The Greek government denies it is collectively expelling asylum seekers, and Prime Minister Kyriakos Mitsotakis said Greece has been the subject of a “significant misinformation campaign”. The Ministry of Migration did not respond to TNH’s repeated requests for comment on the allegations of inland pushbacks.
A new take on an old policy
Greece has carried out pushbacks at the Evros border for years. But these have mostly been recent arrivals forced back before they make it out the border region and are able to claim asylum – this practice has increased or decreased in frequency according to different governments’ migration policies.
Pushbacks directly at the border are still being carried out. So far this year, 3,709 asylum seekers have entered Greece by land, compared to almost 15,000 in all of 2019 and 18,000 in 2018, as tensions with Turkey and the coronavirus pandemic have provided cover for aggressive border security measures.
Human rights organisations and news reports have also extensively documented pushbacks at sea. The New York Times reported that the Greek government expelled more than 1,000 people by abandoning them at sea between March and mid-August.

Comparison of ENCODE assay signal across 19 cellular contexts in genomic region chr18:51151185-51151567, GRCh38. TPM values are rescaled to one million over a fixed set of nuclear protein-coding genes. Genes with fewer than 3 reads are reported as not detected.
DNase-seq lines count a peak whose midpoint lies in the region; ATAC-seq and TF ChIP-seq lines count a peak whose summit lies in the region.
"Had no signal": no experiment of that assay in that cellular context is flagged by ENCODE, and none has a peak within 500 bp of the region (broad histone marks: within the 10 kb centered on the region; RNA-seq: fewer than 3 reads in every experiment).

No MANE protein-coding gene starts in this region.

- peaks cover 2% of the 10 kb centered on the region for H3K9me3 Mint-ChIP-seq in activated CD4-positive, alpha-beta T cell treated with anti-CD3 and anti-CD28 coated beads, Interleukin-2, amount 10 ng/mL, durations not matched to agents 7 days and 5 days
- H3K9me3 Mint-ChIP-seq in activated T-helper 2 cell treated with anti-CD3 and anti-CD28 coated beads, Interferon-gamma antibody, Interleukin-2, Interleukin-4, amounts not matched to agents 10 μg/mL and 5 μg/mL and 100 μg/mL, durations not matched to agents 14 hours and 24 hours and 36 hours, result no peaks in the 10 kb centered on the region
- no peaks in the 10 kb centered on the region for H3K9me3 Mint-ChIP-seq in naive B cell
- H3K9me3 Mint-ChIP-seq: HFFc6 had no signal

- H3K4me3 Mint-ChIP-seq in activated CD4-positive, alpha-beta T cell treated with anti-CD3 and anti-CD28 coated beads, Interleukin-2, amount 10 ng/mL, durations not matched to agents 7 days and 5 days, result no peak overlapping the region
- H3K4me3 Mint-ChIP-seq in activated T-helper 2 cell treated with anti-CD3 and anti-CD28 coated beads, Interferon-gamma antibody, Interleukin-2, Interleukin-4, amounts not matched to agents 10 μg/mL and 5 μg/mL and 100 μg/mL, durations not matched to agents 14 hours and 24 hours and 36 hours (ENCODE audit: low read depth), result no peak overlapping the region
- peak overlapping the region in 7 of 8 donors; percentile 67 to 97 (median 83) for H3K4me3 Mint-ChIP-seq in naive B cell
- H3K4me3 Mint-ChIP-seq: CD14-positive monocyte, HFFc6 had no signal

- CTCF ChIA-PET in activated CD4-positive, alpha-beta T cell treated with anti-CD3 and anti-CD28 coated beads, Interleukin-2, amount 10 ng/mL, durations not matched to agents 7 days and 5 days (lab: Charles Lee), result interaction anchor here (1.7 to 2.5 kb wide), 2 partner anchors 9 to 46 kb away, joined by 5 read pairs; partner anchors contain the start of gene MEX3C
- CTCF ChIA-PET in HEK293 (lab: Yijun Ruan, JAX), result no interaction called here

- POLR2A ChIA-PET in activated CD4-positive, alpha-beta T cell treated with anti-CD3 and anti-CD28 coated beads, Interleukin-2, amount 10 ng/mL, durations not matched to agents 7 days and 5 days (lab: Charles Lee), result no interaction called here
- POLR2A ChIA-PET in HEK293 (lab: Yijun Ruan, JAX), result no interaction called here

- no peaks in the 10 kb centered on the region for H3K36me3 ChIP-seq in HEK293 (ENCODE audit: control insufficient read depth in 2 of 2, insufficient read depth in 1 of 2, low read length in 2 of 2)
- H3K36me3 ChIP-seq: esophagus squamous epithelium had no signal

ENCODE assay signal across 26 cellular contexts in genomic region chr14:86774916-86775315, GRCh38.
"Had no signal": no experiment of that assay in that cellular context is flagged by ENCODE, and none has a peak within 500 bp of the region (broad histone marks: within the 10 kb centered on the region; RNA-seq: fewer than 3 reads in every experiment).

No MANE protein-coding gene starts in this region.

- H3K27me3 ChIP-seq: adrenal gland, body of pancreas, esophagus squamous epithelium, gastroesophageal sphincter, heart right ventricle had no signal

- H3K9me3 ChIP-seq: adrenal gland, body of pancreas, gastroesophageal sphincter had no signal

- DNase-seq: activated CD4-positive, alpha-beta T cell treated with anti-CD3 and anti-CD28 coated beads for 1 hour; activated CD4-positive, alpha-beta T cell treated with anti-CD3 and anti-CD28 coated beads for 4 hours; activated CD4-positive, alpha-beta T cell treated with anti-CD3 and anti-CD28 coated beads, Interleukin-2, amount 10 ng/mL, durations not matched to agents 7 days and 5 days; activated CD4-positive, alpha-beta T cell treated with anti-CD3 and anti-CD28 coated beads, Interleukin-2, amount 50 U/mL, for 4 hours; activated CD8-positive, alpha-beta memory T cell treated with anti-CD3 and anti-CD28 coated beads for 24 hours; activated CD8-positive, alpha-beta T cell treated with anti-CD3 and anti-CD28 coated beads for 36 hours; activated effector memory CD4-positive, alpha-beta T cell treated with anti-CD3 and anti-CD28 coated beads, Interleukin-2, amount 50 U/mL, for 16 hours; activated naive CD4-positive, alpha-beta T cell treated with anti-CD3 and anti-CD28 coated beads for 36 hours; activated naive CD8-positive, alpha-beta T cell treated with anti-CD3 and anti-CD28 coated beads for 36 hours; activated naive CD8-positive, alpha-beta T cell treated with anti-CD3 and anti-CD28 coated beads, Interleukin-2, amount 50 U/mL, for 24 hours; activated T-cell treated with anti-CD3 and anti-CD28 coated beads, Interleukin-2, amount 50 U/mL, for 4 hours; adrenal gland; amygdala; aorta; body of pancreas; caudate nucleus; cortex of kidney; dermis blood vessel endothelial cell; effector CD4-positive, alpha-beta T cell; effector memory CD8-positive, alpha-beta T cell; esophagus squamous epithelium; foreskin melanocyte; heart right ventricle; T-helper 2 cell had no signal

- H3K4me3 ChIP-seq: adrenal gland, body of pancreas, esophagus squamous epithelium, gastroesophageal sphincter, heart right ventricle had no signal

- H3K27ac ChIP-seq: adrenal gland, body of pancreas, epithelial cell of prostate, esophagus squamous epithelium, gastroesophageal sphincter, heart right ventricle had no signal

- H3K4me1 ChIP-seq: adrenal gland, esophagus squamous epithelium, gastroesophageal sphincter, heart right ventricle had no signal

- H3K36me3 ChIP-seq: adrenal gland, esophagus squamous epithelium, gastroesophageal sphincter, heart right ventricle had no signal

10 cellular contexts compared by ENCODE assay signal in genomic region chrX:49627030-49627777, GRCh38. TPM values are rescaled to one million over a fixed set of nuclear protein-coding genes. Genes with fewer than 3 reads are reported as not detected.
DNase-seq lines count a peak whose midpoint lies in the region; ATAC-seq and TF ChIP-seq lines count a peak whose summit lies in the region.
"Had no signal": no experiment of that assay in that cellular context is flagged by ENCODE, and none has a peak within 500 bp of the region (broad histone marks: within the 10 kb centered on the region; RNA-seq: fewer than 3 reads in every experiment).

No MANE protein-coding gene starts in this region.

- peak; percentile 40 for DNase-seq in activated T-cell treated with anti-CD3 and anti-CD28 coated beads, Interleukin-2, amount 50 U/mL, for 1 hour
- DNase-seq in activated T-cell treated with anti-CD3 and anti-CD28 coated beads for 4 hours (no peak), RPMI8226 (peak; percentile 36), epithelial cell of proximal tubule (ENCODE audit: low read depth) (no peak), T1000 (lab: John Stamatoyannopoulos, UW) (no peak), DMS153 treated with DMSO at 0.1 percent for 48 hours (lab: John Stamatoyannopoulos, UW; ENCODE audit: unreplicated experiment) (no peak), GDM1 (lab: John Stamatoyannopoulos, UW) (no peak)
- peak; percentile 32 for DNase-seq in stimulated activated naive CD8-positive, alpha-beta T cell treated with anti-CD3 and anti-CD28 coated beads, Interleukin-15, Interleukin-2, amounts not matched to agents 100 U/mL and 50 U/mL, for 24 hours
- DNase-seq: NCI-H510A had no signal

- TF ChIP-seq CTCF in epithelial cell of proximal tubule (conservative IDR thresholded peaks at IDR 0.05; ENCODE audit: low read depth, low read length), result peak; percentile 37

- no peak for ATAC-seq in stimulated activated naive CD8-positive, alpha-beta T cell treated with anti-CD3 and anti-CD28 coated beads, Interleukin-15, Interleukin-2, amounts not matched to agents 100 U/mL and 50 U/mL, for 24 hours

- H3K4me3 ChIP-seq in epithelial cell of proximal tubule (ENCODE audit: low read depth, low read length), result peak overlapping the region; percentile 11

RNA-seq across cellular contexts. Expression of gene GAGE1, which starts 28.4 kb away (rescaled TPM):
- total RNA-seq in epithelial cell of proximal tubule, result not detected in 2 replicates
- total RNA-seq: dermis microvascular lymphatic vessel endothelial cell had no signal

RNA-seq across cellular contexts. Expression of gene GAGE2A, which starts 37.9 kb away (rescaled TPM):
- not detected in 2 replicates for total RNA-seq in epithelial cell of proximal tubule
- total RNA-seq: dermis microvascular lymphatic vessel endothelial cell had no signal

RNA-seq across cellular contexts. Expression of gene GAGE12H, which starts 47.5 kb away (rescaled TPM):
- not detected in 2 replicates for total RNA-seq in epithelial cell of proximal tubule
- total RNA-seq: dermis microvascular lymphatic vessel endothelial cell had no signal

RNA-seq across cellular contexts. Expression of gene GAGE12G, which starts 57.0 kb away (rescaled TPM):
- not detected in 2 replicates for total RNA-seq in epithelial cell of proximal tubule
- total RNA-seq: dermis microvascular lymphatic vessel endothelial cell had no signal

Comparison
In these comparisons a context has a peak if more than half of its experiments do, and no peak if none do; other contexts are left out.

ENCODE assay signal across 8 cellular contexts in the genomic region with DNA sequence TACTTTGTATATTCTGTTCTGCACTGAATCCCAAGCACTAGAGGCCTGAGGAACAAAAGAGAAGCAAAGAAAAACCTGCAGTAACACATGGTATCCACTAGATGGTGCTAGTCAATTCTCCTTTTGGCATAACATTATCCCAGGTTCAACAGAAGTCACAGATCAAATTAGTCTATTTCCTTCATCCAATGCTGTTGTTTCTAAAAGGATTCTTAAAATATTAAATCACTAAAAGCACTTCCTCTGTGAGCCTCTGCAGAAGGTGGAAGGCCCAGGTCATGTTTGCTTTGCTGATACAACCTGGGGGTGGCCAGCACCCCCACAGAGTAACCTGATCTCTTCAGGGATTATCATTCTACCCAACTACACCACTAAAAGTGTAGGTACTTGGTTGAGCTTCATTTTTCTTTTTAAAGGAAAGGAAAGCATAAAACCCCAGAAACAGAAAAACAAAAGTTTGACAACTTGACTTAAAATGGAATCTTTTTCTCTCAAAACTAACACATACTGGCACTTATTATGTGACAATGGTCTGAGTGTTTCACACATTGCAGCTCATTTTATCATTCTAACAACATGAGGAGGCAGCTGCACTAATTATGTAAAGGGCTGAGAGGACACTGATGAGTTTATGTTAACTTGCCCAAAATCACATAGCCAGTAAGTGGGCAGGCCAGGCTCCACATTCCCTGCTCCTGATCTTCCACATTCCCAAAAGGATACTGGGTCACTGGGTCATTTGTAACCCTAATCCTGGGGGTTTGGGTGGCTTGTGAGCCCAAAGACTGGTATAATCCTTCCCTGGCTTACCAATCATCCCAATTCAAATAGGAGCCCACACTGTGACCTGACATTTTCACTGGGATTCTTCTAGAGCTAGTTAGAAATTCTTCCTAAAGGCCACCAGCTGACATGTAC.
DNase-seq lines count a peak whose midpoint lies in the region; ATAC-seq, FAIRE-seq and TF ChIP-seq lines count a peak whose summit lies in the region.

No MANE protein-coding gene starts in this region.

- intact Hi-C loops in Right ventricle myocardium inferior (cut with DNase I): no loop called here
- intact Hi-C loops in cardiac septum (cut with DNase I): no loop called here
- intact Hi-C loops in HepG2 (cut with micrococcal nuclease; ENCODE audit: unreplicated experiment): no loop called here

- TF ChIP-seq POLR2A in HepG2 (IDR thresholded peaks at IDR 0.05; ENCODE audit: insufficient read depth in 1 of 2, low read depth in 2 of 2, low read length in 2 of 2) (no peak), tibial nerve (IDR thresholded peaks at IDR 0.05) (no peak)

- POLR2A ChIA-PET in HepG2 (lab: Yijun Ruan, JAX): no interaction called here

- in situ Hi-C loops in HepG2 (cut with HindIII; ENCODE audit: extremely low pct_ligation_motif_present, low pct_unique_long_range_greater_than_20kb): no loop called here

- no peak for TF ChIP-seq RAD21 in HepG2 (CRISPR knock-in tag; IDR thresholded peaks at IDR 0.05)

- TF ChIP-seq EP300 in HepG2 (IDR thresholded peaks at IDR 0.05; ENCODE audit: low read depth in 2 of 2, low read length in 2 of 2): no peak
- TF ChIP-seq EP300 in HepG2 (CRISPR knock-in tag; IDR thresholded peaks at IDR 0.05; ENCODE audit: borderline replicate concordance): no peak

The collective expulsion of hundreds of asylum seekers from deep inside of Greek territory, however, is a “new tactic by Greek law enforcement”, according to a July statement by Human Rights Watch.
The Border Violence Monitoring Network (BVMN), a collection of human rights watchdog groups in the Balkans and Greece, documented 194 cases of people being expelled in this way between the end of March and the beginning of April.
Josoor, an organisation that is part of BVMN, has interviewed dozens of individuals who were pushed back from deep inside Greece since March. NGOs based in Greece document police roundups and expulsions, and Josoor has a team in Turkey that confirms the pushbacks from the other side of the border.
With Mobile Info Team, another BVMN member, Josoor has collected evidence of around 400 people rounded up from deep inside Greece and expelled between March and August. Natalie Gruber, co-founder of Josoor, told TNH that the actual number is likely much higher because the clandestine nature of the pushbacks makes them difficult to document.
“This is a very small fraction of what is happening because we don’t have a proper overview,” Gruber said. “I would assume, from the most conservative guess I have, that it’s actually three times the number.”